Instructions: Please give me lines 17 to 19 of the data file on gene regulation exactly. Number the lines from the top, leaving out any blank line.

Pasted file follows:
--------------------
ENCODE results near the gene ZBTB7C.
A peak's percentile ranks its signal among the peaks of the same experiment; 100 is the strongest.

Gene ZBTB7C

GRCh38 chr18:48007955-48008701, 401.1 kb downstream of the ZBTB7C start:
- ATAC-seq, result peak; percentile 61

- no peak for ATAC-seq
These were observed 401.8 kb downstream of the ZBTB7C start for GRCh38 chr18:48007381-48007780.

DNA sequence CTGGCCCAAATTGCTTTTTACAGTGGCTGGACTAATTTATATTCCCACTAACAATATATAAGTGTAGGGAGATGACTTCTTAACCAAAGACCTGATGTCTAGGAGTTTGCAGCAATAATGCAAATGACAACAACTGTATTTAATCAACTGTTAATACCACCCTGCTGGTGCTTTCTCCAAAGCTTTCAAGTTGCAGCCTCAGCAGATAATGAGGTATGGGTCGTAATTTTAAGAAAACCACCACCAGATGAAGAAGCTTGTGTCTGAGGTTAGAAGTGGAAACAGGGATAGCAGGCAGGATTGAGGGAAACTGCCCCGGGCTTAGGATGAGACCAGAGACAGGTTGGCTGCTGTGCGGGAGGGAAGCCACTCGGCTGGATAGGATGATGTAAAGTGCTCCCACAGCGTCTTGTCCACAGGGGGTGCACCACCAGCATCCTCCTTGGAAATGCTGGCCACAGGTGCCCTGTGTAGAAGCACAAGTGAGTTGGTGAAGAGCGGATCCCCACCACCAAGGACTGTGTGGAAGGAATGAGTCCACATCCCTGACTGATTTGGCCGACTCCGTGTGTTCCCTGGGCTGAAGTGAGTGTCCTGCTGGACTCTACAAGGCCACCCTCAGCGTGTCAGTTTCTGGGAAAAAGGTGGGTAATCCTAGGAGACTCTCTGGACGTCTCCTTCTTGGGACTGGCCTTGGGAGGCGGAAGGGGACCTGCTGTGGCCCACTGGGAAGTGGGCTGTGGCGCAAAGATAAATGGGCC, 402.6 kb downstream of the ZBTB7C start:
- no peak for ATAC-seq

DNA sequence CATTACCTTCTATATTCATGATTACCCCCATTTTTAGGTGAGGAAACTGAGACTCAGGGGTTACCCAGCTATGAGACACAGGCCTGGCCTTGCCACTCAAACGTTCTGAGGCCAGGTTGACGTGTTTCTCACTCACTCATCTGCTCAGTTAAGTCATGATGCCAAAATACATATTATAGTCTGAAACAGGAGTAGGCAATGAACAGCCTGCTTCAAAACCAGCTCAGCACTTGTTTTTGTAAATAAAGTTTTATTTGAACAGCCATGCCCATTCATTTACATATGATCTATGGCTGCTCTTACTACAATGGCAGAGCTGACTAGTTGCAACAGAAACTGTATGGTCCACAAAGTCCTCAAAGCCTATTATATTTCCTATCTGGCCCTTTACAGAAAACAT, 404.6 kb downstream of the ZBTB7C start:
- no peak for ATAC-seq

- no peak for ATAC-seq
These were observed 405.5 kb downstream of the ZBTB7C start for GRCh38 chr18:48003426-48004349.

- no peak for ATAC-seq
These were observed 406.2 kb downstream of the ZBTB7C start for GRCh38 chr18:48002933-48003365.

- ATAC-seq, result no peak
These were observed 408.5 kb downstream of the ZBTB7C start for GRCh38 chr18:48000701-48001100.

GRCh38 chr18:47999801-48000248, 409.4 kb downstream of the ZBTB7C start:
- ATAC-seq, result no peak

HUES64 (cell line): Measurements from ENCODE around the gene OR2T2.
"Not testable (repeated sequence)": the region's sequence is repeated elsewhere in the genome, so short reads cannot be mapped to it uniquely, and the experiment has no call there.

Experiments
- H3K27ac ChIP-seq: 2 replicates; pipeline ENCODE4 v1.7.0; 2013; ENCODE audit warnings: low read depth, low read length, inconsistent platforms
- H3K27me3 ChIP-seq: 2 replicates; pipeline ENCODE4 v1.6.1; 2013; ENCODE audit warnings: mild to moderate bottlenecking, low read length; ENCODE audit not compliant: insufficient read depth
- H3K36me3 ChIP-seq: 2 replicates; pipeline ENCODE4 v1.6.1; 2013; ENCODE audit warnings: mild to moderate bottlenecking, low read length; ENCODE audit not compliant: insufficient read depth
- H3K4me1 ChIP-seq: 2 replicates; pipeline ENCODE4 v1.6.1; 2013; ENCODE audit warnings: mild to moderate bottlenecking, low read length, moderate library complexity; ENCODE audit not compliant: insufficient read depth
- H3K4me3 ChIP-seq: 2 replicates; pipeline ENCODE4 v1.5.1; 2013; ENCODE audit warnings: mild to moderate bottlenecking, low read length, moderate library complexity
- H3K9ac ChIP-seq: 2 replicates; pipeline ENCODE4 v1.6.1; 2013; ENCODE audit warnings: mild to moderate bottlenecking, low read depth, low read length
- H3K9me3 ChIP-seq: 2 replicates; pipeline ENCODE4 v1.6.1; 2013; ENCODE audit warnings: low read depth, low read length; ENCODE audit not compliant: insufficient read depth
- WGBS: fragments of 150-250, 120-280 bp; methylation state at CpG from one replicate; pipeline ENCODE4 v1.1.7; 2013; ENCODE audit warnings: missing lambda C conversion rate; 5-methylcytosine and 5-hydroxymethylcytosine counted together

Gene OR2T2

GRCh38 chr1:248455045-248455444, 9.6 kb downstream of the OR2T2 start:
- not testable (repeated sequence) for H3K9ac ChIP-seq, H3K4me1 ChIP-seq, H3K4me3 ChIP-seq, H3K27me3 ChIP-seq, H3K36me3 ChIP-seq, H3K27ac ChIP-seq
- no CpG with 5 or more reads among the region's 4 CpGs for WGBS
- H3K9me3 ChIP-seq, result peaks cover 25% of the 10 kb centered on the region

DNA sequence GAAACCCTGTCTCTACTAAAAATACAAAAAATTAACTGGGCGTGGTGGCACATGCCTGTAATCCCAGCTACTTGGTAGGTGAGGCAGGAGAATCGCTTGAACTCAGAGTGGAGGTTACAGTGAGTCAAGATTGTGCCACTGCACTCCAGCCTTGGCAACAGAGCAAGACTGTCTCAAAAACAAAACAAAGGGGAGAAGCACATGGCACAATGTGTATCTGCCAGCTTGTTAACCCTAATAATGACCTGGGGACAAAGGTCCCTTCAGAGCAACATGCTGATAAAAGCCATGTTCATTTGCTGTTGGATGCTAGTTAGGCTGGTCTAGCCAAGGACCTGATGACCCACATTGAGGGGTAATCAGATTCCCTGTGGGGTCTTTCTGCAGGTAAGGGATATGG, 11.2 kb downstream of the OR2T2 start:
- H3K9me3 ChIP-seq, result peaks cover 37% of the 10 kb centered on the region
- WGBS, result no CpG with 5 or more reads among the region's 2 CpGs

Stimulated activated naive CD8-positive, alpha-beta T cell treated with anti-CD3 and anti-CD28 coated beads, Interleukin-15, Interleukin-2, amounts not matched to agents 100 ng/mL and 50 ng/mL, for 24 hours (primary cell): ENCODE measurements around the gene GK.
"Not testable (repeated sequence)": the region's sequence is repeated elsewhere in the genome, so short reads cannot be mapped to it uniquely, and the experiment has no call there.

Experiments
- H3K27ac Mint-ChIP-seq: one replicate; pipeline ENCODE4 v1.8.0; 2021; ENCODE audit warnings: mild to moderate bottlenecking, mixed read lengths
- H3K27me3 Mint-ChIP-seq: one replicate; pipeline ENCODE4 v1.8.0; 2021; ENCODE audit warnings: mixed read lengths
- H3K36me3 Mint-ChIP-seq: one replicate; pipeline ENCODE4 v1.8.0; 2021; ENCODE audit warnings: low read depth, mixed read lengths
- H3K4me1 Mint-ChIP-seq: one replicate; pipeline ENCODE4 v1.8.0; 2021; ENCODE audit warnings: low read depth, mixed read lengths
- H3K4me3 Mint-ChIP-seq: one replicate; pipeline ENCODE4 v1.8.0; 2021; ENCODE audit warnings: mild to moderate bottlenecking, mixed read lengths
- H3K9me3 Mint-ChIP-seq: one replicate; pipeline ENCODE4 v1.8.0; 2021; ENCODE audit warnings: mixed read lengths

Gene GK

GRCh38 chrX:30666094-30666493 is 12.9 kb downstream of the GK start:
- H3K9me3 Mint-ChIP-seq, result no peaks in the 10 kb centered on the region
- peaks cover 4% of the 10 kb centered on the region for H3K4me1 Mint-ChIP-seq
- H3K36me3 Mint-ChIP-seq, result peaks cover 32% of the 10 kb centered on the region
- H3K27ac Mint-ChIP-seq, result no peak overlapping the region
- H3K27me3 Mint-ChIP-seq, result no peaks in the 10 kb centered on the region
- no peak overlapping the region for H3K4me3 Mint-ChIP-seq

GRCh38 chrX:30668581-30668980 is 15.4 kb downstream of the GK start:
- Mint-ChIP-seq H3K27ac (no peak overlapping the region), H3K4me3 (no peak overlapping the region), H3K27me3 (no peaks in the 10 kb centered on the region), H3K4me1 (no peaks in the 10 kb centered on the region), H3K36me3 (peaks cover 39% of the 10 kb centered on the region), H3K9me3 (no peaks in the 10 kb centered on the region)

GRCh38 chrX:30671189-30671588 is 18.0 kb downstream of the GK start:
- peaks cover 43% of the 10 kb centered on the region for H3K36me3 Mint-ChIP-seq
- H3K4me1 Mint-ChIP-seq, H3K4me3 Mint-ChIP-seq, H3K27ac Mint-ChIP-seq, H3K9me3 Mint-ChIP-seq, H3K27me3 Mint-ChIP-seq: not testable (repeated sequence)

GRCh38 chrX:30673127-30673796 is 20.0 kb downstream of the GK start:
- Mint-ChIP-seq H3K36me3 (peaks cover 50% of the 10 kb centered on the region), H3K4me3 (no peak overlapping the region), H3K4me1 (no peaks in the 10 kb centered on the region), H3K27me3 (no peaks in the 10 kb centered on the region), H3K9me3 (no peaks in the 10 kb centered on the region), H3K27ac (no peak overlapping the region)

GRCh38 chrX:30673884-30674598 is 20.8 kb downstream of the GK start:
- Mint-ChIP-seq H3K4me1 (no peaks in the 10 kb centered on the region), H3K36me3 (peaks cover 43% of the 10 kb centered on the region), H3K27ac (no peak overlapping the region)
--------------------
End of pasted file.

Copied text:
These were observed 408.5 kb downstream of the ZBTB7C start for GRCh38 chr18:48000701-48001100.

GRCh38 chr18:47999801-48000248, 409.4 kb downstream of the ZBTB7C start:
- ATAC-seq, result no peak